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Re: A few questions on butchering hogs

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Posted by Cindi on February 21, 2003 at 05:03:20 from (

In Reply to: A few questions on butchering hogs posted by SteveB on February 21, 2003 at 04:38:45:

When we first moved to our farm, we purchased two Duroc barrows for the express purpose of putting them in the freezer. We treated these animals with respect and kindness, despite their dubious future, and were under the impression that we could pet and care for these animals and still covet the meat. I still feel this way.

Anyhow, the day came when 'Porkchop' was due to meet his fate so we pulled the trailer around to load him up for his final ride. I knew by the angle of the trailer and the proximity of the gate that if Porkchop so chose he could find an escape route. Well, he so chose. He wriggled his way out and was heading for the front gate and the neighbor's pasture before I could form the words to tell my husband that he was loose.

He hit the gate and made a sharp left into the neighbors pasture and as he passed the neighbor’s fence, which consisted of one strand of electric, he got zapped. No amount of pushing, pulling, baiting, begging, or reasoning was going to get this pig to come back out the way he went in. We took the fence down and even walked back and forth through the opening to show him the danger was passed, but no cookie.

The thing was discussed and my husband made up his mind that there was only one option so that the neighbor could get his fence back up and we could get on our way. He sent my son in the house to get the gun.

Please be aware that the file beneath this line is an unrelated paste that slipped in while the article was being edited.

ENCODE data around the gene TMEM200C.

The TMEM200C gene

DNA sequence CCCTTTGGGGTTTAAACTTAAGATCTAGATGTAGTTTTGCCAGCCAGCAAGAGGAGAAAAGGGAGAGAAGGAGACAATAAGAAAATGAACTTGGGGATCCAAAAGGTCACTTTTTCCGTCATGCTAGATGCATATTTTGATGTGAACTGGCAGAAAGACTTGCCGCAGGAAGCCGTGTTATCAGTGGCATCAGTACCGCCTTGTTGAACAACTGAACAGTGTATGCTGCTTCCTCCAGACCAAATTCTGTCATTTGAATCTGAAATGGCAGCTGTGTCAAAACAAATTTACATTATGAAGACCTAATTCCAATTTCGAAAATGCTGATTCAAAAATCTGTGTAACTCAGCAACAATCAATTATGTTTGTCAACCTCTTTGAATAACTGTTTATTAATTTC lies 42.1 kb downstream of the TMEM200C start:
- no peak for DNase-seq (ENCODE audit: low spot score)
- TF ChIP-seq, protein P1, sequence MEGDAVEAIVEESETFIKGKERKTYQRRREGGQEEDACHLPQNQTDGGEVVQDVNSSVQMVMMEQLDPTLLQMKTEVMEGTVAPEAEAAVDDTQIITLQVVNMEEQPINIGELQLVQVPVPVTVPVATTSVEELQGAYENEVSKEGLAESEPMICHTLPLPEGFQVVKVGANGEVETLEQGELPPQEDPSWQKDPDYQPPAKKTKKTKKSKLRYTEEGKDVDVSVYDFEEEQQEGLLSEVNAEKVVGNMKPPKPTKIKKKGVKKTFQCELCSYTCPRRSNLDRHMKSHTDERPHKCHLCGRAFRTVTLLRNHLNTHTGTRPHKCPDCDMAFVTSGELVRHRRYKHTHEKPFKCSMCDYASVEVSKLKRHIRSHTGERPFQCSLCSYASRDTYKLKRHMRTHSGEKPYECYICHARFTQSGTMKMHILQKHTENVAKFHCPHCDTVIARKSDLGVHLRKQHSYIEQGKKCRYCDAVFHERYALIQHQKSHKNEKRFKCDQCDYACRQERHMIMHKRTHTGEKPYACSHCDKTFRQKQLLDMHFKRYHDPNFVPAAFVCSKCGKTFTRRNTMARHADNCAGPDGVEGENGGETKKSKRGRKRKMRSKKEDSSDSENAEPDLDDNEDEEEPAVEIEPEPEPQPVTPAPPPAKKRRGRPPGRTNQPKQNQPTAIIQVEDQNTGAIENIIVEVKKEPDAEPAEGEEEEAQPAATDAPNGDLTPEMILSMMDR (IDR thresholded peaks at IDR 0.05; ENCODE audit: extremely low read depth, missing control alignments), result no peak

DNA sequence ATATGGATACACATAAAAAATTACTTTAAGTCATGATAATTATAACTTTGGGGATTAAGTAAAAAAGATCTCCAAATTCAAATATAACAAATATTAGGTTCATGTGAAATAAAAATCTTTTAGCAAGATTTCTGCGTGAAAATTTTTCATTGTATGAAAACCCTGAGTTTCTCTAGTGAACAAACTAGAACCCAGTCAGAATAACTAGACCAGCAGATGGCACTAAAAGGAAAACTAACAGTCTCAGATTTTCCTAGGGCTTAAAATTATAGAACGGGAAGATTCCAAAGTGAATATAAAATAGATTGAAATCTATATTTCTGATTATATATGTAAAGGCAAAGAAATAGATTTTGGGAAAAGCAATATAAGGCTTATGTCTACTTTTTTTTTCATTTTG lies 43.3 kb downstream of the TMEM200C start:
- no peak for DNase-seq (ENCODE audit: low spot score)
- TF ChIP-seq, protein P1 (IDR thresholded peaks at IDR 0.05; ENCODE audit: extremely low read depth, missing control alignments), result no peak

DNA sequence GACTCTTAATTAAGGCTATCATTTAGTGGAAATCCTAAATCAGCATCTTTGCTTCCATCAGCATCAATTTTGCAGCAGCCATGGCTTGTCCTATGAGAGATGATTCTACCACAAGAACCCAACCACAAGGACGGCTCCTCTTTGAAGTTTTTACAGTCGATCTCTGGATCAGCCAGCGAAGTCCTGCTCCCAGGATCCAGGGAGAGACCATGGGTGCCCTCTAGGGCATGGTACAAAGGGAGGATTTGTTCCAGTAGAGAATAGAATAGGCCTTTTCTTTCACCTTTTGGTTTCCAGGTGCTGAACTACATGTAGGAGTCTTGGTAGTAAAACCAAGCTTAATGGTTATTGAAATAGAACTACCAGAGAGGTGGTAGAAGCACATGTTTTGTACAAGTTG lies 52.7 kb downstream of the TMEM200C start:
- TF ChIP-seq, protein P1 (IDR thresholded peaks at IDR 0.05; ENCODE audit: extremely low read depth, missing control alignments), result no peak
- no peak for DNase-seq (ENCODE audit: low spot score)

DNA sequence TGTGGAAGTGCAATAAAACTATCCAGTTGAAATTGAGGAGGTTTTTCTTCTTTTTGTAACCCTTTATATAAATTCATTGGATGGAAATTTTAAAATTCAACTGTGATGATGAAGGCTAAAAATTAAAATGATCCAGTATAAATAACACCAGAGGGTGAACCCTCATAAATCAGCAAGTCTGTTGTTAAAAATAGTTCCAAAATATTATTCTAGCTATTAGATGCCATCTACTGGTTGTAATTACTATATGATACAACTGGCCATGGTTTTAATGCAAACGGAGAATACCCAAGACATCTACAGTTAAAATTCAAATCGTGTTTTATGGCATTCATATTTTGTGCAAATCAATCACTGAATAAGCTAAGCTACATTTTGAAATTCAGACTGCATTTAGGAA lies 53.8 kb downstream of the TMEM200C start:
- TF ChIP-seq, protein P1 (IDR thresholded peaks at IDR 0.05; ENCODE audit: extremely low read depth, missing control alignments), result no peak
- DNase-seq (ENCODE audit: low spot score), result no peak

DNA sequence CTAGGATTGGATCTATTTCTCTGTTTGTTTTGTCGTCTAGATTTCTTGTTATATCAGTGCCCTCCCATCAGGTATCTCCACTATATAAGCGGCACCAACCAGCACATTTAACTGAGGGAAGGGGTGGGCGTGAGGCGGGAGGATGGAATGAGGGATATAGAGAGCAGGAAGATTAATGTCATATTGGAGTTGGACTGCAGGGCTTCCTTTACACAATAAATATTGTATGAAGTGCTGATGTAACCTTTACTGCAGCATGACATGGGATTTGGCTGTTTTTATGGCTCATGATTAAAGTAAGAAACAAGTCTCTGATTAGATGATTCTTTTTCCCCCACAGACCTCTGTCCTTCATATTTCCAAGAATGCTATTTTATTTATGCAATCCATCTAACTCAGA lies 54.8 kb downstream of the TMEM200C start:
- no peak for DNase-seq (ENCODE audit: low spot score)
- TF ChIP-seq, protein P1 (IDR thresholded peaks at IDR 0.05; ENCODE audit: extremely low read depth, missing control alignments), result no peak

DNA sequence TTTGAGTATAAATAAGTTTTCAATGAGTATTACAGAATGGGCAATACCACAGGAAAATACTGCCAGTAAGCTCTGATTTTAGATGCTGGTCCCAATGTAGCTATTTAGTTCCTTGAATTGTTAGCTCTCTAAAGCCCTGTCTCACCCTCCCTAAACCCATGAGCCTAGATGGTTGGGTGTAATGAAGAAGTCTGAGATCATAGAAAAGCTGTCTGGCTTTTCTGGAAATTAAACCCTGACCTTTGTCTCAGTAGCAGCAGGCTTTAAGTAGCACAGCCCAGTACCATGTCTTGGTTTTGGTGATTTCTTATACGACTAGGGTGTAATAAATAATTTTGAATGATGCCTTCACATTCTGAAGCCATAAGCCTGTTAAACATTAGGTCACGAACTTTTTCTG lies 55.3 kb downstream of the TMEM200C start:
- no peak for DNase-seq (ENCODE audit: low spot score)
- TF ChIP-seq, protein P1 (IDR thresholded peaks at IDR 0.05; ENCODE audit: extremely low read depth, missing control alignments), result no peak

I gave the kids the option of being present or not, based on their own personal squeamish scales and they all decided to be present. The girls and I plugged our ears with our fingers and alternately opened and snapped shut our eyes in horrible anticipation. My husband baited Porkchop close, and he ambled up like a pig who had never been abused in his life and never expected he would be.

If the first shot had done the deed then I suppose I wouldn't have broken down and sobbed like a baby, but it didn't. Porkchop squealed and shook his head like he'd been stung in the forehead by a particularly nasty bee. It took two more shots to accomplish the goal and by this time all three of us girls were sobbing openly. Porkchop was blissfully unaware that we were the source of his pain, I however was not and at that moment I was the most wretched creature on earth.

My husband went off to get the four-wheeler to pull Porkchop out, and the neighbor wandered up with a length of rope in his hand.

"Sorry about your pig." He said softly. I explained to him that the pig had been on his way to slaughter and had been slated for the freezer and was not a pet.

"So you were gonna kill him anyway?"

I watched his expression change as it dawned on him that he was dealing with a bunch of soft city women.

My husband opened the jugular vein and he bled out very neatly, but we were on the side of the road so it didn't matter much where the blood went. We never have butchered a pig but we will someday, but will probably start out with a hundred pounder or so, something we know we could handle weight wise.

We sell to a lot of hispanics and they don't shoot the pig at all, they pen him up, walk up and stick him and then just walk away and wait for him to bleed out. I guess you have to be pretty sure what you're doing to do it that way though.

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